Daily archives: July 7, 2007

Live Earth

I am not going to be at all cynical about Live Earth. I think it is a wonderful event which will do a huge amount to raise consciousness on global warming, and lead both to support for the green movement, and improved personal energy-saving. The benefits will far outweigh the energy use of the production, and to pretend otherwise is nonsense.

Watching on TV, I am pleasantly surprised by how very much I have enjoyed pretty well all the music. Even some of the musically more dubious momemts were entertaining. I thought Paolo Nutini was a Spike Milligan impersonator until I relaised that really was supposed to be singing, but I ignored that and as a Spike Milligan impersonation it was wonderful.

The only grating note has been Jonathon Ross on the BBC. I am generally a fan, but his inability to treat any of the global warming information at all seriously is annoying. He seems to want to treat the event like the Eurovision Song Contest. By comparison, Graham Norton comes across as someone who knows how to mix comedy with a serious message.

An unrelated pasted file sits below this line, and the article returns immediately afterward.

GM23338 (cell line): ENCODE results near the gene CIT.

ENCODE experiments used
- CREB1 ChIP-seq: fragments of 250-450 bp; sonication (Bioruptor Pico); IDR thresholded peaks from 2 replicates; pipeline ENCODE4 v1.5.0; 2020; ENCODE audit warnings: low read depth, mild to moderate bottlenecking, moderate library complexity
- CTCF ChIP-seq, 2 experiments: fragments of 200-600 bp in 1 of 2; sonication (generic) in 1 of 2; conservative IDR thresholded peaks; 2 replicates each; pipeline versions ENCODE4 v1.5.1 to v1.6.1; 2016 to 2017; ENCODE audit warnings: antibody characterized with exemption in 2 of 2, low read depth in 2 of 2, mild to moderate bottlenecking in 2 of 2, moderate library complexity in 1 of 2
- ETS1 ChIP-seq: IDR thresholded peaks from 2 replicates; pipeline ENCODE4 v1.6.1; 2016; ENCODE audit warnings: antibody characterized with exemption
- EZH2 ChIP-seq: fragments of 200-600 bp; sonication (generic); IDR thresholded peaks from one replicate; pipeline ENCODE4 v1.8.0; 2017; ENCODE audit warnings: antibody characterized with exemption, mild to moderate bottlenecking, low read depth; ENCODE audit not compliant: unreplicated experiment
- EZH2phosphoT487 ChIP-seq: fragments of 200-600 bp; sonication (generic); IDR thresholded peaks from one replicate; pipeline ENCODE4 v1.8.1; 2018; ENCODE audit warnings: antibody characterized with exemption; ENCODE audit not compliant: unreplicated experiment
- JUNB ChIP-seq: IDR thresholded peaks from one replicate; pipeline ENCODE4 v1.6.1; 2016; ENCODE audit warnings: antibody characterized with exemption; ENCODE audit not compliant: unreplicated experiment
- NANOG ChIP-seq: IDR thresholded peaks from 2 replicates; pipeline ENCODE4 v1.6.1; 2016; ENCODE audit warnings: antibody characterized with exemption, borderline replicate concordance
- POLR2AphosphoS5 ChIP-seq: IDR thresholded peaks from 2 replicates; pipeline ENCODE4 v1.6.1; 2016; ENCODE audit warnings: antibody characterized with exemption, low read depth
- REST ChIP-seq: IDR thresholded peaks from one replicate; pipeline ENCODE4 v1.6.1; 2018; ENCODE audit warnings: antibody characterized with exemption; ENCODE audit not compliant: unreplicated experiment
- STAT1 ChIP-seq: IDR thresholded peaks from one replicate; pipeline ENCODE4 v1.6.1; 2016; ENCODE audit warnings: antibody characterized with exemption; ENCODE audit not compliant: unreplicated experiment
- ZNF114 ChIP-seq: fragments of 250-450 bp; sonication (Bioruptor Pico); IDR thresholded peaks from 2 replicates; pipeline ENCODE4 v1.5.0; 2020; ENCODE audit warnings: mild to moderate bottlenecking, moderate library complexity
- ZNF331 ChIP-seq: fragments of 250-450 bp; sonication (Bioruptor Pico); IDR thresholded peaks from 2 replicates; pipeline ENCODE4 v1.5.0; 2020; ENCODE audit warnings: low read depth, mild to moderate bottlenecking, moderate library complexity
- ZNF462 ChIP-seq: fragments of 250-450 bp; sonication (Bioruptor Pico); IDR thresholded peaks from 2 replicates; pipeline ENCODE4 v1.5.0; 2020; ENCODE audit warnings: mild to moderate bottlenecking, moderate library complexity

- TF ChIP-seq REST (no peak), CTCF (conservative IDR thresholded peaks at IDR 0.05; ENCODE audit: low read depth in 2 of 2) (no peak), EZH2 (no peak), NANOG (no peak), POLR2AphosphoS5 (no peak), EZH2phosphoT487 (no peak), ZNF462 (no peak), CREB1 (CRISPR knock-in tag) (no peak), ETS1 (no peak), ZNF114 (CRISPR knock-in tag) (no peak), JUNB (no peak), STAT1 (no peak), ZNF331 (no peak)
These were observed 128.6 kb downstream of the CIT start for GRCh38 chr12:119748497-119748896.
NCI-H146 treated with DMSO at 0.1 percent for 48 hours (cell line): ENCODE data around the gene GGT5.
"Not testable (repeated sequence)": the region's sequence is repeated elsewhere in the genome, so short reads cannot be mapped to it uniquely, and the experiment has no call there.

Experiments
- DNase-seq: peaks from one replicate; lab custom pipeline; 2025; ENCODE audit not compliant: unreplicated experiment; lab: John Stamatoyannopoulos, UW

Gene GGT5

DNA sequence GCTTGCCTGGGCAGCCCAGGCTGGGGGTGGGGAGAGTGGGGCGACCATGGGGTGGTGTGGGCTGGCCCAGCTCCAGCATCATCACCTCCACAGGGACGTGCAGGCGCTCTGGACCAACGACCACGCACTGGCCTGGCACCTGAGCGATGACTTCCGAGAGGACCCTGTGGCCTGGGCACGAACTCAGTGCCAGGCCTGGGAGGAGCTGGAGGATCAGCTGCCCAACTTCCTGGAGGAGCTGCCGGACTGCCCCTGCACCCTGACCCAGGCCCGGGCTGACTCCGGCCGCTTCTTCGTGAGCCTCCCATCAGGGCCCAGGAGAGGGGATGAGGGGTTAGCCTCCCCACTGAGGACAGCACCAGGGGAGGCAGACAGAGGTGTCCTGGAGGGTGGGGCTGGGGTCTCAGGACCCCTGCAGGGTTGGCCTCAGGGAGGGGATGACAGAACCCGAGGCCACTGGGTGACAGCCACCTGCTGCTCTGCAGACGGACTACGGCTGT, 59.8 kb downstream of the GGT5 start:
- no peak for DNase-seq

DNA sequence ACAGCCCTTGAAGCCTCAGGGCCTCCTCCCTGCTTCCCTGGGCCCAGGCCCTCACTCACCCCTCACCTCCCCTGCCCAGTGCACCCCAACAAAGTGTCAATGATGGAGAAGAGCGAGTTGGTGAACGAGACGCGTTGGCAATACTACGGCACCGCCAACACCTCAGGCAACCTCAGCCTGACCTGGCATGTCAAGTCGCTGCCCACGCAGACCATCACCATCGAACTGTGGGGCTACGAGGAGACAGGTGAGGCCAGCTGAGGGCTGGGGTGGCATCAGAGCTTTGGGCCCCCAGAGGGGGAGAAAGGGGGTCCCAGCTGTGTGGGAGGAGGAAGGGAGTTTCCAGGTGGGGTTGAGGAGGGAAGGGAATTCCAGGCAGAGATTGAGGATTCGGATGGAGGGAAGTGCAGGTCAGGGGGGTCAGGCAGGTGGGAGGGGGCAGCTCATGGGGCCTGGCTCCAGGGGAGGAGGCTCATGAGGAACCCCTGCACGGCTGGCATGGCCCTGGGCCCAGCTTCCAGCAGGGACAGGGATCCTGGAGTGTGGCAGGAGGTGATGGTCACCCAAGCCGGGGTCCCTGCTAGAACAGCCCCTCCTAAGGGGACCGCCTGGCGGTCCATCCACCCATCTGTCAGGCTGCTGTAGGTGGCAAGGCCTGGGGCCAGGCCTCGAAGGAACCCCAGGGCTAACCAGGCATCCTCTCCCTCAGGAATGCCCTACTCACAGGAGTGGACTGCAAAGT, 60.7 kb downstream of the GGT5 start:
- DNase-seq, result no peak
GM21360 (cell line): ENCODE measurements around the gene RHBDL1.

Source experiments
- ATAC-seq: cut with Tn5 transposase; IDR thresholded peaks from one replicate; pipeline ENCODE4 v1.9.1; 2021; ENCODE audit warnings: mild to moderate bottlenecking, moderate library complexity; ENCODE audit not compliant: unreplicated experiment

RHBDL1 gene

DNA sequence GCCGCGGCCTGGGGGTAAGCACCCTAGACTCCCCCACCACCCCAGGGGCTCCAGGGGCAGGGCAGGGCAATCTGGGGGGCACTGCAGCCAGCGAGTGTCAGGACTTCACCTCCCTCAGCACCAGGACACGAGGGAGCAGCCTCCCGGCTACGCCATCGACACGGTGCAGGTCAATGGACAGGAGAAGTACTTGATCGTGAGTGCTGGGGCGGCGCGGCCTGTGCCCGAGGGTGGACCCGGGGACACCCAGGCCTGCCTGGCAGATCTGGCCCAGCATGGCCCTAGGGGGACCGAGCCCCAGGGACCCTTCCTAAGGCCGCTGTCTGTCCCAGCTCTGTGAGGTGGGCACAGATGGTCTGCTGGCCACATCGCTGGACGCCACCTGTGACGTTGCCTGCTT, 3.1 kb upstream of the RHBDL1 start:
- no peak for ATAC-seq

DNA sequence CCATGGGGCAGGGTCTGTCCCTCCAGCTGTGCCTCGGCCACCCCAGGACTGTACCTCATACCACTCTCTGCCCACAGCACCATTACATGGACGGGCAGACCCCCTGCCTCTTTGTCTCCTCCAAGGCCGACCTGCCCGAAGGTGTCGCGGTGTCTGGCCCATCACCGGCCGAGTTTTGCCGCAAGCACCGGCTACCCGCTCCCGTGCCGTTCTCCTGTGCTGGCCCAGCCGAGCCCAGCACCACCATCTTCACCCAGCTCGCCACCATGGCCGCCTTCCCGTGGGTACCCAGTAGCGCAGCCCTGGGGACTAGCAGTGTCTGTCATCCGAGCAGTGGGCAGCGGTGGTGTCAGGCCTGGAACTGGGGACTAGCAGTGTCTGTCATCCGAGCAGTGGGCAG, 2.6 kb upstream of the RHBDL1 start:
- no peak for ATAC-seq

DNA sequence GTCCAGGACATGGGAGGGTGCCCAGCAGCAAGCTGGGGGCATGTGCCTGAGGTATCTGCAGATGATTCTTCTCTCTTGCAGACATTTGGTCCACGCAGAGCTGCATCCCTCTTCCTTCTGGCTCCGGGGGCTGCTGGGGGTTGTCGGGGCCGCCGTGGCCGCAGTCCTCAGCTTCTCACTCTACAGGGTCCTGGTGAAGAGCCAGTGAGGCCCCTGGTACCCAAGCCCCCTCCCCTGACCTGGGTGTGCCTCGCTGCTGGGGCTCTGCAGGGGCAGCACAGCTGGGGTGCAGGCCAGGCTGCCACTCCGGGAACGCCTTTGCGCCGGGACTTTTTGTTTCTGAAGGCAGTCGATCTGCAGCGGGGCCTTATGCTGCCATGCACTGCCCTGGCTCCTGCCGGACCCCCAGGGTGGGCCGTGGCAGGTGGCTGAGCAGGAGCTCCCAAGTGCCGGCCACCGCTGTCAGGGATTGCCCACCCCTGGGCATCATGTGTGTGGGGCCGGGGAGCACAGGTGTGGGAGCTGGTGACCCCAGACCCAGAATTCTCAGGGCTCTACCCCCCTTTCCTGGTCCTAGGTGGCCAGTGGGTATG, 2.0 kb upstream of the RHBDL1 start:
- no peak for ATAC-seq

Al Gore’s message and his pledges were very well put over. We all think so much about what a horror we got in Bush, we overlook what we lost in Gore. I still view the fraudulent election of 2000 with disbelief. The extraordinary thing is, at the time it didn’t seem that important, to me at least. What a fool I was.

I thought the Black Eyed Peas were superb, and they seemed very much connected to the message and politics of the event. They were the only thing so far that has bordered on rap. though what they sing about is very different from urban rap. It is in fact probably the lack of rap that explains why I am enjoying the music so much. My guess is that rappers are absent because it involves playing for free to help a movement to save the planet. The rappers are too busy beating up women, driving their hummers, shooting people and writing lyrics to encourage young Londoners to stab each other. There is nothing that annoys me more than trendies in Britain who refuse to accept that an ultra-materialist, violence worshipping, openly extreme misogynistic culture is a bad thing.

Ironing uses a great deal of energy for heating and is completely unnecessary. Next time you see someone in a neatly pressed garment or with a crease in their trousers, shun them. I am going to start a campaign against ironing to save the planet.

Possibly that only seems a good idea because I opened the third bottle of wine to celebrate the arrival of Spinal Tap.

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The London bombs also belong to the new Prime Minister

An excellent article here by Jon Pilger

Just as the London bombs in the summer of 2005 were Blair’s bombs, the inevitable consequence of his government’s lawless attack on Iraq, so the potential bombs in the summer of 2007 are Brown’s bombs.